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LLMs and edge computing: efficient data analysis and precise system diagnostics

Data processing and analysis on edge devices is increasing rapidly. Local processing significantly reduces data transmissions, saves bandwidth and opens up new possibilities for system diagnostics using large language models (LLMs).

Data processing and analysis are becoming increasingly important, especially locally on edge devices. This local processing significantly reduces the amount of data transmitted by only forwarding relevant information. This saves bandwidth, relieves the network infrastructure and opens up new possibilities for system diagnostics using large language models (LLMs).

Edge analytics with LLMs enables specialist personnel to identify potential problems and abnormalities directly on-site using voice commands and take action. This contributes significantly to minimizing downtime, especially at locations without direct cable access. In addition, these technologies have adaptive learning capabilities that allow them to continuously adapt to new data and changing conditions. This leads to optimized diagnostics and increased efficiency of maintenance work. 

LLMs are ideal for data analysis as they are based on the processing and interpretation of language. They can recognize patterns in language and generate answers or suggestions based on them. This ability is also transferable to writing and understanding code. In practice, this means that LLMs can understand complex language queries, formulate algorithms and even generate the analysis code directly (see Figure 1). This is particularly useful in areas such as low-level business intelligence, where specific and complex data processing tasks are involved.

Choosing the right LLM is crucial for successful data analysis and should consider criteria such as model size, specific analysis capabilities and processing speed. In addition, prompt engineering plays an important role in improving the quality of the analysis results and exploiting the full potential of the model.

In addition, the way in which data is made available for analysis via a Retrieval Augmented Generation (RAG) system plays an important role (see Figure 2). Retrieval augmented generation (RAG) systems are an essential part of these technologies, combining the capabilities of an LLM with external knowledge bases to improve the generation of accurate answers. A RAG system consists of three main components: the embedding model, which converts text into numerical vectors that represent essential content and meaning; the retriever, which quickly identifies relevant documents that best fit a question based on these vectors; and the LLM, which generates accurate answers based on this information.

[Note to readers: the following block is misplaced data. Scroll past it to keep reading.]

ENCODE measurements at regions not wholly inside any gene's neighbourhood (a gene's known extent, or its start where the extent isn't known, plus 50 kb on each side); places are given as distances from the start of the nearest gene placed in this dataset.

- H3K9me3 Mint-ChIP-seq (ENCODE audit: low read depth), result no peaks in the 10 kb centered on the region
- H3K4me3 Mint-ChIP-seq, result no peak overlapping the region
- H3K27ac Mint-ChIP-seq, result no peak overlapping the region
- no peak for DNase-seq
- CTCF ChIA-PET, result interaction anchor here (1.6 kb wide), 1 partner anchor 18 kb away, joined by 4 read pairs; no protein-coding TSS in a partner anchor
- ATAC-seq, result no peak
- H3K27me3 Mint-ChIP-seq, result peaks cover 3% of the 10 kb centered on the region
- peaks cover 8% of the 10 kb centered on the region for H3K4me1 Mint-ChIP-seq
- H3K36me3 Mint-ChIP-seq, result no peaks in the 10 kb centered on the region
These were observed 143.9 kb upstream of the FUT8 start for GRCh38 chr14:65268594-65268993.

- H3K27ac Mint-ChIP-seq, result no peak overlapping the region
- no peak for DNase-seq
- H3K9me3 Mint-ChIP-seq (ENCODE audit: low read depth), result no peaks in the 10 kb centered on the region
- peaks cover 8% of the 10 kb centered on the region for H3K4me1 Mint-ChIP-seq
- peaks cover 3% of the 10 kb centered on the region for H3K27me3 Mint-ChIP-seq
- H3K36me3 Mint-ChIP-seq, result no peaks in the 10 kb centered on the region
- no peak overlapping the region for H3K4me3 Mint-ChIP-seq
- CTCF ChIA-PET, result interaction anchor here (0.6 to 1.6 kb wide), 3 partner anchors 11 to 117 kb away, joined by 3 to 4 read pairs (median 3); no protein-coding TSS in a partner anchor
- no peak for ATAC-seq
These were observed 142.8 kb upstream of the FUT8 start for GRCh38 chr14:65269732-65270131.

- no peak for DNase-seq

The challenge for RAG systems is to select exactly the information that can precisely answer a given question from a large amount of information. Advanced techniques play a decisive role here. This includes improving embedding models, which convert texts into numerical vectors more accurately to enable a more precise match between questions and information. The system's continuously optimized retriever uses machine learning to efficiently identify more relevant information. In addition, the integration of reliable data sources through an efficient data quality management system is of great importance to significantly improve the information base. Finally, the LLM checks and validates the retrieved information to ensure consistency and credibility before generating a final answer.

 

We offer comprehensive support for the use of language models on edge devices to realize their full potential. Our optimized Retrieval Augmented Generation (RAG) solutions are tailored to your needs and enable effective integration of information into the dialog. This leads to accurate and contextual responses that can significantly increase productivity in various use cases. 

We work closely with you to explore the specific possibilities in your company or for your particular use case to ensure optimal utilization.

About the author

 

Pascal Scheck is studying computer science with a focus on artificial intelligence. During his internship semester at M&M Software, he had the opportunity to pursue his interest in Large Language Models (LLMs) by evaluating their possible applications on edge devices. This practical experience now feeds into his work as a student trainee in the Data & AI team.

About the author

 

Rainer Duda is a Data & AI Consultant at M&M Software and supports companies in the development of data-driven business models and the realization of AI-supported applications. For many years, he worked as a data scientist at the renowned Institute for Telematics (TECO) of the Karlsruhe Institute of Technology (KIT) on the Smart Data Solution Center Baden-W├╝rttemberg (SDSC BW) project, among others, and holds lectureships in multivariate statistics and applied data science.

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